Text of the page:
'On the military front, Constantine constructed a large harbor at Thessalonica and prepared a fleet in the Aegean so that, when the time came, he could attack Licinius on both land and sea (Zosimus 2.22.1). On the political front he waited until he could depict himself as a liberator of his imperial colleague’s Christian subjects from persecution. Licinius unwisely obliged by adopting some repressive policies. He expelled Christians from his palace, he required all members of the imperial administration to perform a symbolic act of sacrifice, he prohibited assemblies and councils of bishops, he forbade men and women to worship together or women to receive instruction from male clergy, and he cancelled the clerical exemption from curial duties which Constantine had granted (Eusebius, HE 10.8.10–11; VC 1.51–53; 2.20.2, 30.1). Moreover, in the extant first ten books of his Proof of the Gospel, which he was probably writing c. 320–322, Eusebius complains that Roman magistrates and governors are again treating Christianity as a crime, even if not a capital one (DE 2.3.155–156;3.5.78–80; 3.7.36–39; 5.3.11; 6.20.17–20; 7.1.131–132; 8.1.61–62, cf. HE 10.8.15–18). On Christmas Day 323 Constantine issued a law with obvious propaganda intent (CTh 16.2.5Seeck, cf. Barnes 1981: 321 n.87). He had heard that clergy and other Christians had been compelled to participate in lustrorum sacrificia, that is, sacrifices marking Licinius’ completion of fifteen years or three lustra of five years of rule since his appointment as emperor in Carnuntum on 11 November 308 (Seeck 1919: 98–99).

As war approached ever closer, Constantine made overtures to the Christians of the East. Lactantius appears to have responded by adding a passage to his Divine Institutes, finished fifteen years earlier, which reads like an invitation to Constantine to come to the rescue of Licinius’ Christian subjects (Div. Inst. 1.1.13–16 [CSEL 19.4], cf. Heck 1972: 127–170). On the eastern frontier, which abutted Christian Armenia, some Christians may have committed treasonable acts or entered into treasonable correspondence with Constantine: at all events, the bishop of Amaseia and other bishops in Pontus were put to death and churches in that region were destroyed (Eusebius, HE 10.8.15; VC 2.1–2).'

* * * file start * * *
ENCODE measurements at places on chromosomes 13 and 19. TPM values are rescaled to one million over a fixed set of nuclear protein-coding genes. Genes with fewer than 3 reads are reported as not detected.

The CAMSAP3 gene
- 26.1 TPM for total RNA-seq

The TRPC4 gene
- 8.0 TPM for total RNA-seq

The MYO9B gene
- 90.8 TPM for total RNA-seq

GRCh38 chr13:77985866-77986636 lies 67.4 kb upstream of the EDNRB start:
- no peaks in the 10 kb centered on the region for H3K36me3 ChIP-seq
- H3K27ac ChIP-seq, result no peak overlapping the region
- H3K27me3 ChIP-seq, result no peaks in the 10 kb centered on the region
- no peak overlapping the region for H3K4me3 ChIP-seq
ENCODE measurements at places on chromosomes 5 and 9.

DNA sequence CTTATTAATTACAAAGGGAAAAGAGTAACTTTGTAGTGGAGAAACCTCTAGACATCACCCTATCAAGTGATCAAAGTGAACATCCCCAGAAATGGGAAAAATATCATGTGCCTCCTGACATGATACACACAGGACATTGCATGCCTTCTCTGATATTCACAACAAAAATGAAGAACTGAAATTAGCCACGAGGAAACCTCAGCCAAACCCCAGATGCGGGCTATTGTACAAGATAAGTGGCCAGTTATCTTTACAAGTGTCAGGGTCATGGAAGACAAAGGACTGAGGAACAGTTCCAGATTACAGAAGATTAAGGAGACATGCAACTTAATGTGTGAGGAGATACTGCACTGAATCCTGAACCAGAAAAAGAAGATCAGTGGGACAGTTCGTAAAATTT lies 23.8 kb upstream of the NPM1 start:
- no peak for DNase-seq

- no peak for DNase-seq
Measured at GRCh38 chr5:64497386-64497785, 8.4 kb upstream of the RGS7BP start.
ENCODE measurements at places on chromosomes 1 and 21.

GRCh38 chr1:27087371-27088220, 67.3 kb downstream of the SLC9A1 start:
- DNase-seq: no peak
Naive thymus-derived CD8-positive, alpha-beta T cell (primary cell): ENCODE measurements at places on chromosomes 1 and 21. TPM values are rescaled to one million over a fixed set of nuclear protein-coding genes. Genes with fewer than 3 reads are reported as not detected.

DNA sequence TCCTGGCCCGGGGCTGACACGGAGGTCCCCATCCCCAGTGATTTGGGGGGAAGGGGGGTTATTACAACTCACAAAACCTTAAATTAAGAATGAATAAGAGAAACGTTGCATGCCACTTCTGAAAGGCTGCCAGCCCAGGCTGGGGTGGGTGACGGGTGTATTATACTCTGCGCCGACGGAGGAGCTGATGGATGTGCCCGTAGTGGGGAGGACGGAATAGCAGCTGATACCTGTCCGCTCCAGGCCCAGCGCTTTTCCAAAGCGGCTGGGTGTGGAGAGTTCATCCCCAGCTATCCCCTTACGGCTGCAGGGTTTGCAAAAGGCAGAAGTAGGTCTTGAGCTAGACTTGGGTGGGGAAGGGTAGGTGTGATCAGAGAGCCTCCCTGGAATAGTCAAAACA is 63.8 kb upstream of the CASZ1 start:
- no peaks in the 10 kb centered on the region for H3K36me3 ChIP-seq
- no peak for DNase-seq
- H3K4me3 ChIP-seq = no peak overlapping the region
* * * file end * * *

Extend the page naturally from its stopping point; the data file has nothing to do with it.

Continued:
Again, Constantine clearly politicized the idea of persecution, but I would not then conclude that the entire history of persecution is a fiction. That being said, the context for Christian writings on Licinius' efforts against the Christians is clearly more politicized and Constantinian than the earlier writings of Lactantius and Eusebius on the Tetrarchic Persecution. Suspicion on how much Licinius really did act the Christians is warranted.
Thanks for this summary by Barnes.

In the eighties Barnes argued that Constantine conducted "a systematic and coherent reformation, at least in the eastern provinces which he conquered in 324 as a professed Christian in a Christian crusade against the last of the persecutor." Firstly, does he hold these views in this 2011 book?

Constantine's Prohibition of Pagan Sacrifice
T. D. Barnes, The American Journal of Philology, Vol. 105, No. 1 (Spring, 1984), pp. 69-72

On the assumption that Eusebius' report is reliable and accurate, it may be argued that in 324 Constantine established Christianity as the official religion of the Roman Empire, and that he carried through a systematic and coherent reformation, at least in the eastern provinces which he conquered in 324 as a professed Christian in a Christian crusade against the last of the persecutor.​

ALSO: Constantine: Dynasty, Religion and Power in the Later Roman Empire

First study of Constantine to make use of Kevin Wilkinson's re-dating of the poet Palladas to the reign of Constantine, disproving the predominant scholarly belief that Constantine remained tolerant in matters of religion to the end of his reign.​

This is an interesting develoment, Palladas refers to "certain person hates the man whom God loves".

Secondly I have often wondered whether this "man whom God loves" is Constantine, and the "certain person" who hates him is Arius of Alexandria.

Palladas ....

O, the great wickedness of envy! A certain person hates the fortunate man whom God loves. Thus we are irrationally deceived by envy, and thus we are readily enslaved to folly. We Hellenes are men reduced to ashes, holding to our buried hopes in the dead; for everything has now been turned on its head..​